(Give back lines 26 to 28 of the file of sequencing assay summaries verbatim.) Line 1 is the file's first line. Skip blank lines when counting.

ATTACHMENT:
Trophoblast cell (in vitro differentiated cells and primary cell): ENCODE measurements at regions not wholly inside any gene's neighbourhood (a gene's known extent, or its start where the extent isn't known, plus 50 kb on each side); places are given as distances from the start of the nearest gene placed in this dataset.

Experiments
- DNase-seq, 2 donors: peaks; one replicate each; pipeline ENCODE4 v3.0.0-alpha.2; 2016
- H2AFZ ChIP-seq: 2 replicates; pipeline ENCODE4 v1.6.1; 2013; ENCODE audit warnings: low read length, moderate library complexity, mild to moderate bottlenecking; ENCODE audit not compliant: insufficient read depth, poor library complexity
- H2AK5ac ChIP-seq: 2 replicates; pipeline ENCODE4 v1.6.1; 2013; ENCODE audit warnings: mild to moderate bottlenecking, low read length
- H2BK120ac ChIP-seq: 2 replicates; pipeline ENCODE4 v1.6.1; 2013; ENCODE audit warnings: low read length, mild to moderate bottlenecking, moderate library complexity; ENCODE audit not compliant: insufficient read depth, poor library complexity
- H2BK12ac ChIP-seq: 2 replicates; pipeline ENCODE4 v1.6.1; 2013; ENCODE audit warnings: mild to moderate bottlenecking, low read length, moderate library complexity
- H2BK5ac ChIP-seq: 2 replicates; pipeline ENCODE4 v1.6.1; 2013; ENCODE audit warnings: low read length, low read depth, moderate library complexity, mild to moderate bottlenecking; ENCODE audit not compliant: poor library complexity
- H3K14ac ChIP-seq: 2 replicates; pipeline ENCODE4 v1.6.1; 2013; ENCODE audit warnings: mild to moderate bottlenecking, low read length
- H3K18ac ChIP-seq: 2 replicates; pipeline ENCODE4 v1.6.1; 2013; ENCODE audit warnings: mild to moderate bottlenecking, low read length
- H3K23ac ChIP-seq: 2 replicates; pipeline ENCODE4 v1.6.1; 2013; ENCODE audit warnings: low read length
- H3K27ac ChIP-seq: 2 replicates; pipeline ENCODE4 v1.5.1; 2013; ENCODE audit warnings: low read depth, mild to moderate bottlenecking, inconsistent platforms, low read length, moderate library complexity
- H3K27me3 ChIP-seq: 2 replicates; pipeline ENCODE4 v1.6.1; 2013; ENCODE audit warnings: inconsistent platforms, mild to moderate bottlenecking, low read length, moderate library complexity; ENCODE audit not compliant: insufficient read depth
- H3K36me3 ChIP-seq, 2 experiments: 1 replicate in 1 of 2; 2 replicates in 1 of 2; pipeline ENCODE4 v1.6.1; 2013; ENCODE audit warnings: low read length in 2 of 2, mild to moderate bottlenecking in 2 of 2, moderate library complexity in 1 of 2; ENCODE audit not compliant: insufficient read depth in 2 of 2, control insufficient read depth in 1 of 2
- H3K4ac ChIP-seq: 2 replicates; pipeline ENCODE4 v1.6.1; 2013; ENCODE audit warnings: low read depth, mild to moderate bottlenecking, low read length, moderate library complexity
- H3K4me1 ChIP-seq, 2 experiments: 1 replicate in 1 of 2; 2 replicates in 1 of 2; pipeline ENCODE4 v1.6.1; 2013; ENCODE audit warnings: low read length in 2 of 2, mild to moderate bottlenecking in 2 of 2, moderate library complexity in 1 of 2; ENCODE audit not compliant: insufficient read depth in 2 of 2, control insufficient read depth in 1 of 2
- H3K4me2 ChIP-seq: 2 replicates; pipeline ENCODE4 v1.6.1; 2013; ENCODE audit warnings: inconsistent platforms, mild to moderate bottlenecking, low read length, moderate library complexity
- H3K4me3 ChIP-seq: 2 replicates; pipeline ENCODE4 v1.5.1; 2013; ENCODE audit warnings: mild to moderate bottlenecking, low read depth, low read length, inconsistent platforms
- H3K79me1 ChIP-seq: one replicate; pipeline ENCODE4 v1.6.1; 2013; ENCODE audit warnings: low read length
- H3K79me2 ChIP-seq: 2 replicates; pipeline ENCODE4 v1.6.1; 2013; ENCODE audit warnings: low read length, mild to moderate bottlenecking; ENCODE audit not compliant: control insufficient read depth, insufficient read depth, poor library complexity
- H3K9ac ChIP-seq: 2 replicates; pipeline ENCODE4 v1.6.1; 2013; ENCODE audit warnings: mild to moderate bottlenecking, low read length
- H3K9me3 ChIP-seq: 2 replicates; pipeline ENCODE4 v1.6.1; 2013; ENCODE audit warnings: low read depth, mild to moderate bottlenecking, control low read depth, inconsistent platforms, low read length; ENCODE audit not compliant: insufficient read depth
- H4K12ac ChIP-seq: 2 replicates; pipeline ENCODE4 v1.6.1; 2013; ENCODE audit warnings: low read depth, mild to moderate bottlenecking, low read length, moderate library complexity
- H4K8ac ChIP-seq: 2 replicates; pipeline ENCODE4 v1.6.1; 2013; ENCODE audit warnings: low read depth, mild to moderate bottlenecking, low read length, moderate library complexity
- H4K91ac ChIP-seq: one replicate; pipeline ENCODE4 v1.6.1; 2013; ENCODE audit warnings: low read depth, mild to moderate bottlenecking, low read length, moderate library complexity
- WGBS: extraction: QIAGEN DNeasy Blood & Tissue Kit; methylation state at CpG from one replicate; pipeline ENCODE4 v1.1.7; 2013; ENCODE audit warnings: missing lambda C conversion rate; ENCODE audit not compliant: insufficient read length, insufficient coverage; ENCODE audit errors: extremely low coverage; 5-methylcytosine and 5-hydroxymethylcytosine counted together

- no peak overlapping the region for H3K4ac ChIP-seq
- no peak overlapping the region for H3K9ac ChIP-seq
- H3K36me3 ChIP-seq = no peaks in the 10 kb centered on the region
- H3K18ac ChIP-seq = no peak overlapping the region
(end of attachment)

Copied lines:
- WGBS: extraction: QIAGEN DNeasy Blood & Tissue Kit; methylation state at CpG from one replicate; pipeline ENCODE4 v1.1.7; 2013; ENCODE audit warnings: missing lambda C conversion rate; ENCODE audit not compliant: insufficient read length, insufficient coverage; ENCODE audit errors: extremely low coverage; 5-methylcytosine and 5-hydroxymethylcytosine counted together

- no peak overlapping the region for H3K4ac ChIP-seq
- no peak overlapping the region for H3K9ac ChIP-seq